1) Creative reporting: a new tab is being tested in the Account Overview section of Ads Manager. It will compare creative performance across all ad sets at once, and group ads using similar copy, call-to-actions, images and video.
2) Auction competition: currently also in testing, this new tab will give an insight into the auction system ads compete in, letting you know key information such as the bid amount Facebook entered.
3) Dynamic language optimisation: previously only available for posts, this feature has now come to ads, letting you publish a single ad in up to 6 languages. Facebook will automatically display the correct one based on user settings.
4) Messenger plugin: you will soon be able to chat to website visitors through Facebook Messenger directly on your website, with all threads appearing in the unified Inbox.
5) Messenger Streak: unashamedly copying Snapchat (again), a lightning bolt emoji will now appear next to the profile of people you’ve interacted with for consecutive days.
6) Collections: if rumours are to be believed, you’ll soon be able to group saved Facebook posts/ads into ‘Collections’ just like you can on Instagram… and also just like Pinterest’s core concept.
4. Why LinkedIn’s new Website Demographics feature is dynamite for marketers
When it comes to website analytics, the more granular the data, the better. Maybe not in terms of time management or mental wellbeing – but definitely in terms of getting a clear picture of what’s going on and why, and what’s working and not.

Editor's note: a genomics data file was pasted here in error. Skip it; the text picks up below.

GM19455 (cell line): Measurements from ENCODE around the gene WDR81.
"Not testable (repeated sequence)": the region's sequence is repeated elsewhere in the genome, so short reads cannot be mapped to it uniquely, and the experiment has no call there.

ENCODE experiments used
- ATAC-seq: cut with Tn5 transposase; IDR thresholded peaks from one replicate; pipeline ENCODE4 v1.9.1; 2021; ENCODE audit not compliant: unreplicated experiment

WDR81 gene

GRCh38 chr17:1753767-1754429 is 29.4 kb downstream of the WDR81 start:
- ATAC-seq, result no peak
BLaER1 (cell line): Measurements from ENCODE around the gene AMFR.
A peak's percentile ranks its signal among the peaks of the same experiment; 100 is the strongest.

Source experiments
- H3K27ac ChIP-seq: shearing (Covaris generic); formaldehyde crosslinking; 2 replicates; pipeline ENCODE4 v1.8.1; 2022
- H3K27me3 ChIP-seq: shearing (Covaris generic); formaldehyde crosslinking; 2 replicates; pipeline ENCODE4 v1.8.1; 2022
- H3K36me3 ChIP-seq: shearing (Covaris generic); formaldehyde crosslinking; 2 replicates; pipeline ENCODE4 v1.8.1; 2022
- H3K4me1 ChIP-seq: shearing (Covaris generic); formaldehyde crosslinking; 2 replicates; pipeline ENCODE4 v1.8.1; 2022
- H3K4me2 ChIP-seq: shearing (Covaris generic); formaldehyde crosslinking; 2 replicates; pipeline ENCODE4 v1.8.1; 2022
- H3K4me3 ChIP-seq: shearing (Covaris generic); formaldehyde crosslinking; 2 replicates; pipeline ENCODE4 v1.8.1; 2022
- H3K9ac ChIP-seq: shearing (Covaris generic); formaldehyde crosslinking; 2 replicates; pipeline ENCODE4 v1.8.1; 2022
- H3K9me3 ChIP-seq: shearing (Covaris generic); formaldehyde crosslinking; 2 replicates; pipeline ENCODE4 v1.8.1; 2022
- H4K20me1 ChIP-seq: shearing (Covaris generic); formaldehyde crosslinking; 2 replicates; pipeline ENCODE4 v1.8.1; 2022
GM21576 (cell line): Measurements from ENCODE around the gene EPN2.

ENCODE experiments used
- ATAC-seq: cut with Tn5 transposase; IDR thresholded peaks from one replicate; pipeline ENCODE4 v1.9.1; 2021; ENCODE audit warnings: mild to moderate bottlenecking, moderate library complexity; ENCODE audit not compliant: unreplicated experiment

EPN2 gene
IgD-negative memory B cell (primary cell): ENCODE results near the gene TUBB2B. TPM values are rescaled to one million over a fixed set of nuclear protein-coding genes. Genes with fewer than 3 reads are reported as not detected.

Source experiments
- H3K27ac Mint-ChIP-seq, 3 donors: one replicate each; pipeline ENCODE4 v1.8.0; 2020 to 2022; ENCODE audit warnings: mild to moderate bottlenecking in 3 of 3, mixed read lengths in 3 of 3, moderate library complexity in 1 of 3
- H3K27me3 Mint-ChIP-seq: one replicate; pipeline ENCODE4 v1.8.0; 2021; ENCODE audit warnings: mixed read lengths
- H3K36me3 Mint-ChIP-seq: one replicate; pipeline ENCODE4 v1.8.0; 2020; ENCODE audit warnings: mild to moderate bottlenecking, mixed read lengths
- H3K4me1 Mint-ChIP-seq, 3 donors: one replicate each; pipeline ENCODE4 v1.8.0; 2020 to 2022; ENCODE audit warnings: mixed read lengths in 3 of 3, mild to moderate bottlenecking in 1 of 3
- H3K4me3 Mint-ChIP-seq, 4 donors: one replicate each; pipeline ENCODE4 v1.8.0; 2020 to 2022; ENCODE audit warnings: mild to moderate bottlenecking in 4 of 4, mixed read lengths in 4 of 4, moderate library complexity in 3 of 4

While Google Analytics is everyone’s go-to, there are some areas where it falls short. One of these is providing insights about the visitors themselves, something that LinkedIn is swooping in to resolve with its recently launched Website Demographics feature.
Using the feature you can see information such as the job title, company, location, industry and company size of site visitors. You can then break this down at domain, subfolder and page level to get an even clearer sense of visitor behaviour and interests.
There are lots of different ways the insights offered by Website Demographics could be used to strengthen marketing efforts. These include:
• LinkedIn targeting: create new audiences
• Content creation: tailor hyper-relevant messaging to website activity
• Sales funnel: use website activity/intent signals to inform strategy
5. IG vs. Facebook – which wins for engagement?
In short, Instagram.
In a recent study by Social Bakers, Instagram wiped the floor with Facebook in terms of organic engagement, scoring higher for reach and impressions in relation to audience size, and interactions per impression and reach.
This is also true for brand profiles – as you can see below – with 80% of Instagram profiles achieving better organic impressions and reach per audience when compared to Facebook.
Although the graphs are persuasive and give food for thought, it’s worth considering that Instagram, with its strong focus on stunning visuals, shouldn’t necessarily be compared like-for-like with Facebook. It’s fairly expected that organic reach, impressions and engagement would be higher with this in mind.
Also, it’s very important to look beyond these top level metrics when assessing which platform to focus on – the organic metrics mentioned in this study are only really the tip of the iceberg when it comes to measuring any brand’s social success.